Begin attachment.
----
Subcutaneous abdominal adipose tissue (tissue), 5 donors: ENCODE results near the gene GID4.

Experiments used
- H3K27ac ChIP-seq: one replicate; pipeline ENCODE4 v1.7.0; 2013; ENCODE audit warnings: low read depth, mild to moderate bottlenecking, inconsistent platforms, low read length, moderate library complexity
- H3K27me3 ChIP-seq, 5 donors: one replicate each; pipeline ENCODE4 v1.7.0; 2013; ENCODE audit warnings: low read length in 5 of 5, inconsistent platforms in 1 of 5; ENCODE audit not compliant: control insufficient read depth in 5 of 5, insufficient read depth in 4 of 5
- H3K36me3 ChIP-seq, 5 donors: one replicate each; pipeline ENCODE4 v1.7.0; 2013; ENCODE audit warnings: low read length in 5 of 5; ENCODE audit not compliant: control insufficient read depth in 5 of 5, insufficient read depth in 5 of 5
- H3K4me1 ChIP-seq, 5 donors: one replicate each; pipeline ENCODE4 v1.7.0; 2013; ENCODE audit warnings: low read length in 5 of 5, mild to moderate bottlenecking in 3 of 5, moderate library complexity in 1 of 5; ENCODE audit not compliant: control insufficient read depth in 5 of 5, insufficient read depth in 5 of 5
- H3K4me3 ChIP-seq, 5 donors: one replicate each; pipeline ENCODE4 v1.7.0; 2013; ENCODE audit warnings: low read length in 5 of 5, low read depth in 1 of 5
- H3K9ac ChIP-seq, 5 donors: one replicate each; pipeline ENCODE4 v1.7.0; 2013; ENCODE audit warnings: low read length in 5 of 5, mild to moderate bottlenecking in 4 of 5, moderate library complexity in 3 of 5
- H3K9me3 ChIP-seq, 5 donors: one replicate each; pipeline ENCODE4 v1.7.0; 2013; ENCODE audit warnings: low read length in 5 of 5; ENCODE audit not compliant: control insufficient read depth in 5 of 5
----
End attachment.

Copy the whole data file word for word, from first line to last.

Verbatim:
Subcutaneous abdominal adipose tissue (tissue), 5 donors: ENCODE results near the gene GID4.

Experiments used
- H3K27ac ChIP-seq: one replicate; pipeline ENCODE4 v1.7.0; 2013; ENCODE audit warnings: low read depth, mild to moderate bottlenecking, inconsistent platforms, low read length, moderate library complexity
- H3K27me3 ChIP-seq, 5 donors: one replicate each; pipeline ENCODE4 v1.7.0; 2013; ENCODE audit warnings: low read length in 5 of 5, inconsistent platforms in 1 of 5; ENCODE audit not compliant: control insufficient read depth in 5 of 5, insufficient read depth in 4 of 5
- H3K36me3 ChIP-seq, 5 donors: one replicate each; pipeline ENCODE4 v1.7.0; 2013; ENCODE audit warnings: low read length in 5 of 5; ENCODE audit not compliant: control insufficient read depth in 5 of 5, insufficient read depth in 5 of 5
- H3K4me1 ChIP-seq, 5 donors: one replicate each; pipeline ENCODE4 v1.7.0; 2013; ENCODE audit warnings: low read length in 5 of 5, mild to moderate bottlenecking in 3 of 5, moderate library complexity in 1 of 5; ENCODE audit not compliant: control insufficient read depth in 5 of 5, insufficient read depth in 5 of 5
- H3K4me3 ChIP-seq, 5 donors: one replicate each; pipeline ENCODE4 v1.7.0; 2013; ENCODE audit warnings: low read length in 5 of 5, low read depth in 1 of 5
- H3K9ac ChIP-seq, 5 donors: one replicate each; pipeline ENCODE4 v1.7.0; 2013; ENCODE audit warnings: low read length in 5 of 5, mild to moderate bottlenecking in 4 of 5, moderate library complexity in 3 of 5
- H3K9me3 ChIP-seq, 5 donors: one replicate each; pipeline ENCODE4 v1.7.0; 2013; ENCODE audit warnings: low read length in 5 of 5; ENCODE audit not compliant: control insufficient read depth in 5 of 5